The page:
A lot of people think they know all things about Amoxil 500 mg already as long as they have used it in the past and it worked wonders for their bacterial-related infections.  Most people who have already read (even only just once) the medication pamphlet of Amoxil 500 mg would not care to read it again and again if it is just a simple bacterial infection.  For those who are cautious and know better, they would always read the information pamphlet each time they take Amoxil 500 mg or administer it to a sick loved one.

The following are some important Amoxil 500 mg facts you must know about. Keep in mind that such information may or may not be helpful at the moment (if you or your loved one is perfectly well and able), but it is worth knowing such facts as it would prove to be helpful in the future.

  • Bacteria – Amoxil 500 mg should only be used in cases of bacterial infections.  This means that Amoxil 500 mg is rendered useless when you use it against a viral infection, for instance, flu or the common cold.
  • Birth control pills – Amoxil 500 mg can render your birth control pills ineffective or less effective.  Should you be under Amoxil 500 mg treatment, ask your physician if he/she can recommend to you a non-hormone type of birth control (a diaphragm with spermicide, or a condom) in order to avoid getting pregnant while taking Amoxil.
  • Complete the recommended treatment course – Most people immediately stop taking a medicine as soon as they feel better. This should not be the case when taking antibiotics such as Amoxil 500 mg.  Doctors would always prescribe their patient to take Amoxil 500 mg for a specific period of time, for instance, 7 days.  The reason for this is that you may feel better already after just a couple of days but this does not necessarily mean that the infection causing you to get sick is completely gone from your system.
  • Diarrhea – Amoxil 500 mg and other antibiotics can cause one to have diarrhea, and in some cases, it can mean that it’s a sign of a new or another infection. If you see that the diarrhea is unusually watery or bloody, stop the treatment and inform your doctor. Do not take any anti-diarrheal drugs unless your doctor says to do so.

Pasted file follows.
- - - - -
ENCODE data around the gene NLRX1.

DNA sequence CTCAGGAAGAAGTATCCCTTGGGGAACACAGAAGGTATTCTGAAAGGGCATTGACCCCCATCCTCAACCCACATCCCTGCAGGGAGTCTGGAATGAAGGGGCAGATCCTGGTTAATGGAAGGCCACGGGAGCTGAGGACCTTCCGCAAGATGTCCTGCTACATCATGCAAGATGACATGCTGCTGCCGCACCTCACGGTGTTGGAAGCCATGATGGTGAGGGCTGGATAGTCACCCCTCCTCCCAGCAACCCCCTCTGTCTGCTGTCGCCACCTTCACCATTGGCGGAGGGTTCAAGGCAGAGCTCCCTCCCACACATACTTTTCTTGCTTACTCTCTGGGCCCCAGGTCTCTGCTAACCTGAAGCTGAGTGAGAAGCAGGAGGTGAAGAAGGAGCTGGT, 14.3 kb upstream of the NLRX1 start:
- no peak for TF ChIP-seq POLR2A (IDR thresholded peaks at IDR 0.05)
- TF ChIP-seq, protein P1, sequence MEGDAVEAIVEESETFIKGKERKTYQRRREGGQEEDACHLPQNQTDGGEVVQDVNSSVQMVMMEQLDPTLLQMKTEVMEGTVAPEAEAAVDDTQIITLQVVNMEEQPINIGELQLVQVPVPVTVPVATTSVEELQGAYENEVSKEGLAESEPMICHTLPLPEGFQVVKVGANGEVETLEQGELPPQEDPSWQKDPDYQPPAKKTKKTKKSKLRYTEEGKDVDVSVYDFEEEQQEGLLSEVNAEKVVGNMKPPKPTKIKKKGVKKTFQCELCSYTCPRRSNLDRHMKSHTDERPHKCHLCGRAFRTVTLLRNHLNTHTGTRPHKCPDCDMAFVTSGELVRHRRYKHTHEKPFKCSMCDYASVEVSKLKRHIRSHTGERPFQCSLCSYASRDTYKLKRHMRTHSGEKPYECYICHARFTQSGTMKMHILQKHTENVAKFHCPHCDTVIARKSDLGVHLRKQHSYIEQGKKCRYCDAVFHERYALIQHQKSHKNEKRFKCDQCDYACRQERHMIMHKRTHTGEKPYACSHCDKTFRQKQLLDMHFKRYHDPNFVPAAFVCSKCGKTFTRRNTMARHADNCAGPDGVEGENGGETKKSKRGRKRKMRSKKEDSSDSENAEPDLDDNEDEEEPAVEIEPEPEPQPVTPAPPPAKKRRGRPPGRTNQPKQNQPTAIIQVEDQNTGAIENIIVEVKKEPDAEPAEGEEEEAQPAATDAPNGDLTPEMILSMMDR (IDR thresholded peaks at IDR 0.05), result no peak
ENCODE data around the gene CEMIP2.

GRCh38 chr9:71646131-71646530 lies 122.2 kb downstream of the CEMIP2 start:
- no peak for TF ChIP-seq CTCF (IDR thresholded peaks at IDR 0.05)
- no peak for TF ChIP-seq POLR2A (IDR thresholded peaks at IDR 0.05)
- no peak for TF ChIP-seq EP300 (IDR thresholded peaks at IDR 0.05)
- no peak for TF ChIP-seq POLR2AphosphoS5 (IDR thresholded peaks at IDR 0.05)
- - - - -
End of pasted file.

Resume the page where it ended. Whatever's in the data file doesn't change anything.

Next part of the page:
• Non-allergic amoxicillin rash in children and adults – Around 3% to 10% of little children who are given Amoxil 500 mg tend to manifest a late-developing type of rash, which is what doctors call the “amoxicillin rash”.  This type of rash can also appear in adults.  The rash appears measles-like or morbilliform (in medical books, it is referred to as amoxicillin-induced morbilliform rash).  This rash begins on the trunk and spreads gradually.  This rash is not thought to be a true/real allergic reaction, which means that if you develop this when you take Amoxil 500 mg, you will not be contraindicated for taking Amoxil 500 mg in the future. Also, developing this kind of rash does not necessarily mean that your prescribed Amoxil 500 mg treatment has to be stopped.  However, you should be well aware of the fact that this rather common amoxicillin-induced rash and a hazardous allergic reaction cannot be easily determined by inexperienced individuals; therefore, you must inform a doctor or medical practitioner immediately in order to help you determine which one is which.  Take note that when someone develops a non-allergic amoxicillin rash after taking Amoxil 500 mg or any dose of it, the patient may likely be a patient bearing infectious mononucleosis. The reason for this is that some research shows that around 80% of those who are diagnosed with Epstein Barr virus infection and treated with amoxicillin tend to develop such rashes. Read more…